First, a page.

Thousands of Muslims climbed aboard trucks protected by heavily armed Chadian soldiers in a mass exodus on Friday from the capital of Central African Republic. Their flight follows months of escalating attacks on anyone perceived as supporting a now-defunct Muslim rebel government blamed for scores of atrocities during its rule of the predominantly Christian country.
In The Hague, Netherlands, the prosecutor of the International Criminal Court announced a preliminary investigation into potential war crimes or crimes against humanity in Central African Republic, saying the crisis has “gone from bad to worse” since September last year.
Along the streets of Bangui, crowds of Christians gathered to cheer the convoy’s departure for the neighboring country of Chad, which is mostly Muslim. It was an acrid farewell to their Muslim neighbors who had in some cases lived alongside Christians for generations there and have few ties to Chad.
The dangers for those who stayed behind were clear: One man who tumbled from the precariously overloaded trucks was brutally slain, witnesses said.
“He didn’t even have the time to fall — he landed into the hands of the angry mob who then lynched him at the scene,” said Armando Yanguendji, a resident of the Gobongo district who witnessed the horror.
Another truck in the same neighborhood escaped attack from Christian militiamen only when Burundian peacekeepers fired into the air to disperse the crowd trying to assault the convoy, he said. Some trucks broke down even before they could leave Bangui on Friday and had to be abandoned. The passengers jumped aboard other trucks, facing constant jeering, threats and stone-throwing from the spectators.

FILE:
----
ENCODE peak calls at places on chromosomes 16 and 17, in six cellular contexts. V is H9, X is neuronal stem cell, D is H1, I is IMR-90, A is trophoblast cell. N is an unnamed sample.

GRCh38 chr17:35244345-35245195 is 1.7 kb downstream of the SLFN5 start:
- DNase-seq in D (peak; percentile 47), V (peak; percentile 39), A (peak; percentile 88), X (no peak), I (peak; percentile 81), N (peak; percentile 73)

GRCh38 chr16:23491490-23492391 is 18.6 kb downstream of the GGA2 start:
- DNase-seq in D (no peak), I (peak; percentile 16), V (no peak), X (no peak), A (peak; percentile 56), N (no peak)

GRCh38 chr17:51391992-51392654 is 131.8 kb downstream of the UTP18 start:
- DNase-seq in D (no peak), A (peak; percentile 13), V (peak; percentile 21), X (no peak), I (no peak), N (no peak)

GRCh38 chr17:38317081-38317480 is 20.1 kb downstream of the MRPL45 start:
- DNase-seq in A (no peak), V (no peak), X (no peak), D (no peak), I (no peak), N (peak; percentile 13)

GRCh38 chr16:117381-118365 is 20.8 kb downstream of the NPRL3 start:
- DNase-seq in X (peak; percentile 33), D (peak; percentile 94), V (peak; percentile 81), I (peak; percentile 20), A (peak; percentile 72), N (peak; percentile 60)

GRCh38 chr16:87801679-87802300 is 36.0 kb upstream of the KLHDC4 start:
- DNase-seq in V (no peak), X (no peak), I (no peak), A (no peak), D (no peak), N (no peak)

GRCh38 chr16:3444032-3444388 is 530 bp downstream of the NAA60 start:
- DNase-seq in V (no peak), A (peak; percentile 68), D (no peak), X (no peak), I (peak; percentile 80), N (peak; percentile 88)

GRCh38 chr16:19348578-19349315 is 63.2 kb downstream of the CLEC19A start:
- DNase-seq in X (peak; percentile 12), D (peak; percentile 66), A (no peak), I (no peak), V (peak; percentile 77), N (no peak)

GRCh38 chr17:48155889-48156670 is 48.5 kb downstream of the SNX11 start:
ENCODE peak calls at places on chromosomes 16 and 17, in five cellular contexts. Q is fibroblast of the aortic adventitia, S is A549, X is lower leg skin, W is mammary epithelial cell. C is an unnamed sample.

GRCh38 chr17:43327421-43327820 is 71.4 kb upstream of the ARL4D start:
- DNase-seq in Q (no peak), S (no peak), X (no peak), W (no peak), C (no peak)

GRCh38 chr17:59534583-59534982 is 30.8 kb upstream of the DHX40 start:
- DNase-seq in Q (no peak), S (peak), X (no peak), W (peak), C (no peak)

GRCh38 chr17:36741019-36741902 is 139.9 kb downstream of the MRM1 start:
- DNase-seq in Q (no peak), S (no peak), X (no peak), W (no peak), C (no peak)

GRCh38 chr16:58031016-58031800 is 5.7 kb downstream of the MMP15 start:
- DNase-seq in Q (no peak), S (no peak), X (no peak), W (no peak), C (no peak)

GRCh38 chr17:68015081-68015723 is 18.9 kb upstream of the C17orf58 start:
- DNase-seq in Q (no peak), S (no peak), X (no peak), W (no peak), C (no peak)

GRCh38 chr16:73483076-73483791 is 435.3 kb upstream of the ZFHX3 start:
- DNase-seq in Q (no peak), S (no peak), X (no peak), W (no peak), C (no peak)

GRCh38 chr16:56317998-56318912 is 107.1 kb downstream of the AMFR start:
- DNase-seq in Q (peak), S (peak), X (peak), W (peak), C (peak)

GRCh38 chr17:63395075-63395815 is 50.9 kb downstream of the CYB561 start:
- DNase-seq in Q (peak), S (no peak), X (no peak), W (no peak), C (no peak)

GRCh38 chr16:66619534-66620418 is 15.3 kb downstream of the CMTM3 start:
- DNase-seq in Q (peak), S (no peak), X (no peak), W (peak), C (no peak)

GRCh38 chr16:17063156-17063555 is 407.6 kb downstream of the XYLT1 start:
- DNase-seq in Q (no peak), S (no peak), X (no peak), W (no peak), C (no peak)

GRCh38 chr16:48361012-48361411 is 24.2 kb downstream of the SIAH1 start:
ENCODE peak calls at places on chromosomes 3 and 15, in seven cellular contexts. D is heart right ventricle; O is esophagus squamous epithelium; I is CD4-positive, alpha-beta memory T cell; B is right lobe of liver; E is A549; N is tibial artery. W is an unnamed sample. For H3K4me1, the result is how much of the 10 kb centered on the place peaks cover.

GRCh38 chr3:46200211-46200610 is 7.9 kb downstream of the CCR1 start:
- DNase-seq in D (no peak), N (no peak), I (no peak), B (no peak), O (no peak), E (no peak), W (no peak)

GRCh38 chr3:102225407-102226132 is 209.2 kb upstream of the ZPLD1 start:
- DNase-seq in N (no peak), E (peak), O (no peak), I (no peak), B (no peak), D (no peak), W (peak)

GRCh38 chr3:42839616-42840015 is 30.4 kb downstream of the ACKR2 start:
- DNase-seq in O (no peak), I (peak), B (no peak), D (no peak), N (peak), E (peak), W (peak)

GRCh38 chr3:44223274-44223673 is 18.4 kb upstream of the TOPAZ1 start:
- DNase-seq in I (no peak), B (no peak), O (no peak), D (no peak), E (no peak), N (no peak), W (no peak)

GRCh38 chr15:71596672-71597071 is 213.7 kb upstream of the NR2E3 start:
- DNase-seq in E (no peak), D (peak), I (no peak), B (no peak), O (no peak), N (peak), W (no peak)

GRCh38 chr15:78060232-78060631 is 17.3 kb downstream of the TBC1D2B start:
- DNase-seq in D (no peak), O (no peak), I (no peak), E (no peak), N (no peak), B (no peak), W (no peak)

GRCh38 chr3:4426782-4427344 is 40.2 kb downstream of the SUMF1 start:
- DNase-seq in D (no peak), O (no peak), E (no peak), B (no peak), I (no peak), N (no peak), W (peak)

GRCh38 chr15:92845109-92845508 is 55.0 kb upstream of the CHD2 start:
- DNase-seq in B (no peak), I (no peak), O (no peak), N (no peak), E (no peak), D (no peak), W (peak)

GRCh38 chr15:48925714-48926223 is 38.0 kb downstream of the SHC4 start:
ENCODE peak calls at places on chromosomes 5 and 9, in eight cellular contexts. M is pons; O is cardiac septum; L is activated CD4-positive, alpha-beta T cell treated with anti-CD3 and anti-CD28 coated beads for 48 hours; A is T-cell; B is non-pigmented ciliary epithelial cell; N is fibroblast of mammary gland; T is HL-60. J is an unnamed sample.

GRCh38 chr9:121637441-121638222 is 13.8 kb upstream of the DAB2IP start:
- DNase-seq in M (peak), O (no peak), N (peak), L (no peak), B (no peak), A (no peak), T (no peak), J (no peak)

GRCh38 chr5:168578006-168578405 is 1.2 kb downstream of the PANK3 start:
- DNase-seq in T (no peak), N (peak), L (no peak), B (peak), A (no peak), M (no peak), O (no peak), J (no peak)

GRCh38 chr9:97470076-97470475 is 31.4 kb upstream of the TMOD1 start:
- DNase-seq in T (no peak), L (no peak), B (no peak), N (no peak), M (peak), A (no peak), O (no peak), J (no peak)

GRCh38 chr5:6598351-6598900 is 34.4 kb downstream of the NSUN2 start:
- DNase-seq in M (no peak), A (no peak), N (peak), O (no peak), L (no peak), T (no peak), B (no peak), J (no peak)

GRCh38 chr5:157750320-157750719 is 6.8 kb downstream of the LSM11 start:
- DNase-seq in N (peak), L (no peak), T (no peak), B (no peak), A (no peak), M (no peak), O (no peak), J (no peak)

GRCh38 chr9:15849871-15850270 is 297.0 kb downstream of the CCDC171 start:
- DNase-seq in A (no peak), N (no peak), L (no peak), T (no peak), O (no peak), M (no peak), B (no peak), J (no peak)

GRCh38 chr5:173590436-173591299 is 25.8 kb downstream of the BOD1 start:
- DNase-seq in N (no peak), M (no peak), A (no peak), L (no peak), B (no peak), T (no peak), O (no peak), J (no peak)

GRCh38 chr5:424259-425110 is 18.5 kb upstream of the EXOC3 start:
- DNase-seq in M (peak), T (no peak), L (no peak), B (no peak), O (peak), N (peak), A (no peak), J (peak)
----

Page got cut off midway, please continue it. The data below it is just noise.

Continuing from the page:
“The Christians say the Muslims must go back where they came from — that’s why we are going home,” Osmani Benui said as she fled Bangui. “We couldn’t stay here because we had no protection.”
They did have protection as they departed. Chadian special forces went along as well as Seleka rebels in cars in the convoy, armed with pistols and AK-47s.
The convoy of about 500 cars, trucks and motorcycles strained under the weight of people’s belongings. Even as thousands fled, hundreds more sought refuge at a mosque in Bangui’s predominantly Muslim PK5 neighborhood.
“It really is a horrific situation. All over Bangui, entire Muslim neighborhoods are being destroyed and emptied,” said Peter Bouckaert, emergencies director for Human Rights Watch, who has gotten trapped Muslims to safety under the guard of peacekeepers.
“Their buildings are being destroyed and being taken apart, brick by brick, roof by roof, to wipe out any sign of their once existence in this country,” he added.
The dangers are not limited to the capital.
The aid group Medecins Sans Frontieres (MSF), or Doctors Without Borders, said on Friday that tens of thousands of Muslims already have fled to Chad and Cameroon, while entire communities remain trapped in parts of northwest Central African Republic.
A Muslim community of more than 8,000 people in Bouar “remains effectively imprisoned, unable to flee the violence.”
“We are concerned about the fate of these communities trapped in their villages, surrounded by anti-Balaka groups, and also about the fact that many Muslim families are being forced into exile to survive,” MSF emergency coordinator Martine Flokstra said.